EDWARD KENNEDY ought to be breathing a little easier these days.
A storm of negative publicity over the United States senator's personal behavior is waning, and now the veteran Massachusetts Democrat can look forward to working with a Democratic administration to pass liberal legislation so close to his heart.
But Senator Kennedy may not have time to savor the moment. Instead, he's busy preparing for what could be the most challenging reelection campaign of his 32-year career in the Senate.
Already, he has hired new staff, built up a $1 million war chest, and met with Massachusetts Democratic Party officials to plot strategy for the November 1994 election.
"As someone who has observed him for innumerable years, I've never seen this much coordinated activity this early," says Michael Goldman, a Boston-based Democratic consultant. "Here it is, [nearly] April 1993 and he has already lined [things] up and is already talking about a 16-month reelection."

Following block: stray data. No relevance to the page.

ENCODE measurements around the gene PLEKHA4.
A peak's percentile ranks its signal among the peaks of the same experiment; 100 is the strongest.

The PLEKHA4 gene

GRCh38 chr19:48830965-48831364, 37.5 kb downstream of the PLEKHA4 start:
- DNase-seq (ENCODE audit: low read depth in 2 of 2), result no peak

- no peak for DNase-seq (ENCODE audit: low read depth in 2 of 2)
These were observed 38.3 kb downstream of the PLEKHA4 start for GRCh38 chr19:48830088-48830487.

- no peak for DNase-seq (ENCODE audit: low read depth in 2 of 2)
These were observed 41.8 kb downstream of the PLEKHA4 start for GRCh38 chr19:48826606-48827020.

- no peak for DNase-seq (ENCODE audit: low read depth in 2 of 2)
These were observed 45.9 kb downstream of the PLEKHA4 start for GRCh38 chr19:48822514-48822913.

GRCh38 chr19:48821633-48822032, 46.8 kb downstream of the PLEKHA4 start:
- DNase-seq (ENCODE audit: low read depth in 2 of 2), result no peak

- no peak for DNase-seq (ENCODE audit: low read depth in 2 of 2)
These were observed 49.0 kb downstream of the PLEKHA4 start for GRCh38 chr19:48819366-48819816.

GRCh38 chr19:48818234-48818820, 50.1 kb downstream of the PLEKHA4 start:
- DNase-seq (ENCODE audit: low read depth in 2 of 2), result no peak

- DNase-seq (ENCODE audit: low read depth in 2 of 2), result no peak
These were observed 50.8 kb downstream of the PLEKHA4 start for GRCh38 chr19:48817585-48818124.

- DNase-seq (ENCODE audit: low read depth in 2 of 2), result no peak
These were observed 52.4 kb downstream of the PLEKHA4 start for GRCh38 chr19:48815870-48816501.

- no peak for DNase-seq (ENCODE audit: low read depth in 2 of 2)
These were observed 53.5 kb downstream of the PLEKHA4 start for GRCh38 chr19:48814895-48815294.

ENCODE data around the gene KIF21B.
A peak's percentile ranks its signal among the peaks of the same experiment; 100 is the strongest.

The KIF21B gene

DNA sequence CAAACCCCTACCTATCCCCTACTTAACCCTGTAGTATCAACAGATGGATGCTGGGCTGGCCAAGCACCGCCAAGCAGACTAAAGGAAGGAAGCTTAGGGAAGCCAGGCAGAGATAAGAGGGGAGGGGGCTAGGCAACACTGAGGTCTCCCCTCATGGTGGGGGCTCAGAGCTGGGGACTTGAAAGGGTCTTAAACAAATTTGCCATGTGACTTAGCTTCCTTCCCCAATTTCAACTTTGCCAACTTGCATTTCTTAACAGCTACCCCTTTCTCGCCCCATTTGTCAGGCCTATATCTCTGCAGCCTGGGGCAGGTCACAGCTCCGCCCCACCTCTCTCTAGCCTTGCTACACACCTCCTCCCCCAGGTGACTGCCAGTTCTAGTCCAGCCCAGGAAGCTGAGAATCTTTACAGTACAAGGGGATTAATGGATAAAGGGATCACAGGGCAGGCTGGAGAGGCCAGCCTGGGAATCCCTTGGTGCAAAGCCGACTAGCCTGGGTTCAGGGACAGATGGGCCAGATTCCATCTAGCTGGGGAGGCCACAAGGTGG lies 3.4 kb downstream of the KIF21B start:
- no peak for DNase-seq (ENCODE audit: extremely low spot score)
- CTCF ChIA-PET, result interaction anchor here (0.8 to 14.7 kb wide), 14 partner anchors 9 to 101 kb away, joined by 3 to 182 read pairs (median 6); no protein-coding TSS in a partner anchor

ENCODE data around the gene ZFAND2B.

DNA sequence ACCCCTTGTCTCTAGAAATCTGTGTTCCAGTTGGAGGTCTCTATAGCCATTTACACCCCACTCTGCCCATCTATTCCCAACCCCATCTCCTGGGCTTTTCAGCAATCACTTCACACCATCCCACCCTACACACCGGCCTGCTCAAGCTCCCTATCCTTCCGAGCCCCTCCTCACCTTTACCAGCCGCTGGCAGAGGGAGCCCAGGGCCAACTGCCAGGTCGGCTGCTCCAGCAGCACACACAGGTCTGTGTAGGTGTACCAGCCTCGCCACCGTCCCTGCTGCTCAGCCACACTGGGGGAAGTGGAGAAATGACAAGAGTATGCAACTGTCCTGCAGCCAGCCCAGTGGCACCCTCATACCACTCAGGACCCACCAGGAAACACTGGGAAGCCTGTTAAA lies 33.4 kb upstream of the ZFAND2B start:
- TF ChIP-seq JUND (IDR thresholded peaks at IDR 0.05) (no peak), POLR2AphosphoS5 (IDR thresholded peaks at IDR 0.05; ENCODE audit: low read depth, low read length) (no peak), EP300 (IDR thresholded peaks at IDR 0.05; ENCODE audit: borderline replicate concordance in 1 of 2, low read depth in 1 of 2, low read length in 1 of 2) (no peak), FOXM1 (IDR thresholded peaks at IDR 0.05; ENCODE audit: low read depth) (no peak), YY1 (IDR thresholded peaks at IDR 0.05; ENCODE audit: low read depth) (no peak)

The senator may have been spurred into action by several opinion polls. For instance, in a February survey conducted by KRC Communications Research of Newton, Mass., 40 percent of the respondents said they viewed the senator favorably, while 41 said they had an unfavorable impression of him.
"For someone who is an incumbent with as many years in office as he has had, that really bodes poorly for his chances of reelection," says Gene Hartigan, executive director of the Massachusetts Republican Party.
Kennedy's relatively high unfavorable rating is due primarily to problems in his personal life. Although he seems to have put memories of Chappaquidick to rest, Kennedy's reputation suffered last year during the Palm Beach rape trial of his nephew, William Kennedy Smith, who was later acquitted.